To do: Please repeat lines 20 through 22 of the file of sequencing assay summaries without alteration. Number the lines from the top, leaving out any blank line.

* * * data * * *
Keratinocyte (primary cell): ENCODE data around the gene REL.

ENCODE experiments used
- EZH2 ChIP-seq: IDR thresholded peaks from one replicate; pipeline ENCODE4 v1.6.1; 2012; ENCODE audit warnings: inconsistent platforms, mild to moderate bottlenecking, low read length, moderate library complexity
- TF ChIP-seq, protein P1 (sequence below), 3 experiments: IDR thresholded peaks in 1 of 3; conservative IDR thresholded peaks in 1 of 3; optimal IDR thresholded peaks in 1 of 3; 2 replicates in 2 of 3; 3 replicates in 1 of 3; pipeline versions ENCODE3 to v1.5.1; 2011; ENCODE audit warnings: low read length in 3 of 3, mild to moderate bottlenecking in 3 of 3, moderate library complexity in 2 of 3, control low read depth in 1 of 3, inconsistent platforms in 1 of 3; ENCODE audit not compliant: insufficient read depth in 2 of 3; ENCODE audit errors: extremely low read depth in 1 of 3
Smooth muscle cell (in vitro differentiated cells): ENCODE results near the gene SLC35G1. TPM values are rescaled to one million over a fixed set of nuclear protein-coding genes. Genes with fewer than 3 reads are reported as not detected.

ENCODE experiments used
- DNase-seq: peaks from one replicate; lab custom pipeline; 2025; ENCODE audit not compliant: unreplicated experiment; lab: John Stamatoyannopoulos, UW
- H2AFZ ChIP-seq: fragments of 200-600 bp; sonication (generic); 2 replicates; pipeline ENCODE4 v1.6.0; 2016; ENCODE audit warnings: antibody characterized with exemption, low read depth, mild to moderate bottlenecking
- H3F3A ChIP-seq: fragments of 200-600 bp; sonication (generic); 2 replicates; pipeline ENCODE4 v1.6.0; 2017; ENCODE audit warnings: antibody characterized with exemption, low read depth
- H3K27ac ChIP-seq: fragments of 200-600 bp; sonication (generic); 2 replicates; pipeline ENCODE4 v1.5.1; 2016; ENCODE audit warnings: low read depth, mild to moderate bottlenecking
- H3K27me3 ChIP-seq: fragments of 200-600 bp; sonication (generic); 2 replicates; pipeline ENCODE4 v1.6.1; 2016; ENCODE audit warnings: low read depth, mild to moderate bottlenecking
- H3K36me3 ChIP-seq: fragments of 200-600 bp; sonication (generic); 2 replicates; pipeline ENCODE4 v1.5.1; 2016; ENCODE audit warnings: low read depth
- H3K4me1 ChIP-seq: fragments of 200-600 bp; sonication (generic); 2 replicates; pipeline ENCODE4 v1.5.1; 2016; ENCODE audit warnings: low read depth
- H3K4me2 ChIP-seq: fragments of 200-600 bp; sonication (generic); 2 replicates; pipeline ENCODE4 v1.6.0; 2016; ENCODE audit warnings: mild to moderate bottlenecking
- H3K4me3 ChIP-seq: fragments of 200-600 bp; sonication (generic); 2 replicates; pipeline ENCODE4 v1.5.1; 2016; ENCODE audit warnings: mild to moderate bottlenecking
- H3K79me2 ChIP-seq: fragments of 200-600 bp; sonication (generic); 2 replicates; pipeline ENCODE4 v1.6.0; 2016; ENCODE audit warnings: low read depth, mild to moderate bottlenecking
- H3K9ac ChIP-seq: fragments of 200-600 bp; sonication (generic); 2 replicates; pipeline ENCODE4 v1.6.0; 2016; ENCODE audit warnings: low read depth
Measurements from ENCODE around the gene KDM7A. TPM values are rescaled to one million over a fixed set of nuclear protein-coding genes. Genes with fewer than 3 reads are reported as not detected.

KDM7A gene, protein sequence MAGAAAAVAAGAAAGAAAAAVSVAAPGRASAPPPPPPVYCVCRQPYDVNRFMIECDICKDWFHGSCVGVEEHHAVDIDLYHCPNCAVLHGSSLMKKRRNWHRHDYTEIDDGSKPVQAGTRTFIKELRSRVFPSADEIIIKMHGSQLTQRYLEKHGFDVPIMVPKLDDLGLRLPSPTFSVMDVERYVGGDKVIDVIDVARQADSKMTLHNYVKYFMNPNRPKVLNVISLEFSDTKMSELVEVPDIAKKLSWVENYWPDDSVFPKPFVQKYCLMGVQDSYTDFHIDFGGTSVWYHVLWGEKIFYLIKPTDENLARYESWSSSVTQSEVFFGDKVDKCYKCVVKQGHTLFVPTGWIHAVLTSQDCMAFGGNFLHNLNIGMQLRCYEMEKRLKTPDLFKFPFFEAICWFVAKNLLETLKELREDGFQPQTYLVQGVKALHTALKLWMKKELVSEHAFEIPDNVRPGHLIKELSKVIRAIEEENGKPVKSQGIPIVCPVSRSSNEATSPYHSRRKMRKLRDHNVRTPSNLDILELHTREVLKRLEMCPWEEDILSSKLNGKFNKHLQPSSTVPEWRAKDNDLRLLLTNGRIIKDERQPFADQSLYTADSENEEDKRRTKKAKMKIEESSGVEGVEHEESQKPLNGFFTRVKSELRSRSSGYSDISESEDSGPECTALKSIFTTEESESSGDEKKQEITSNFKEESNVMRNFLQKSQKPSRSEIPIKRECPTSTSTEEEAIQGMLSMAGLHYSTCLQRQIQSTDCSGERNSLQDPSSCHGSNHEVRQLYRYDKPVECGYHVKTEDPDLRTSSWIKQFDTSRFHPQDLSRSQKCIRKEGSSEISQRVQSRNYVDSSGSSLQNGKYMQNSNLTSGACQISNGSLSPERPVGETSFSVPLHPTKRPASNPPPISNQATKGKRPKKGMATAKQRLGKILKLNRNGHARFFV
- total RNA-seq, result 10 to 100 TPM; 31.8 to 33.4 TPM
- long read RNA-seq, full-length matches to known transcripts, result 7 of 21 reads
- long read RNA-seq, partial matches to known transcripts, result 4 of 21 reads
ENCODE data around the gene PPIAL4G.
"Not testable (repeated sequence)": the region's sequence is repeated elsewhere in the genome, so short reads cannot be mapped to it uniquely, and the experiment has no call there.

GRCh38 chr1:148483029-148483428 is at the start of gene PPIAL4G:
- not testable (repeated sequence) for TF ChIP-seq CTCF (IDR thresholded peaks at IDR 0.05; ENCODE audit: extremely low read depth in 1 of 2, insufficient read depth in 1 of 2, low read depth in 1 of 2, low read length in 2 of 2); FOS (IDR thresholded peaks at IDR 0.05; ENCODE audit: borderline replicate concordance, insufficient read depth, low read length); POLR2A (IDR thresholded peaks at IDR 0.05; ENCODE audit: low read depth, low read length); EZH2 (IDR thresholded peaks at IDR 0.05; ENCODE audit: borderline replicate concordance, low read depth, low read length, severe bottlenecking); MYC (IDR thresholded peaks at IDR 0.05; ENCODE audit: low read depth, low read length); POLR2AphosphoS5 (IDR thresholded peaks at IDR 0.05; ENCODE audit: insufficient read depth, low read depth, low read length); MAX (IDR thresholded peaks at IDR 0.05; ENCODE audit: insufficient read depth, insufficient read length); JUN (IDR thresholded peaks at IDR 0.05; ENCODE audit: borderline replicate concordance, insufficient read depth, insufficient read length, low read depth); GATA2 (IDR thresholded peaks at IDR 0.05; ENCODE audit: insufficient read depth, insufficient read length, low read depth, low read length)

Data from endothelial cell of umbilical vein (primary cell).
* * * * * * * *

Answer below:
- total RNA-seq, result 10 to 100 TPM; 31.8 to 33.4 TPM
- long read RNA-seq, full-length matches to known transcripts, result 7 of 21 reads
- long read RNA-seq, partial matches to known transcripts, result 4 of 21 reads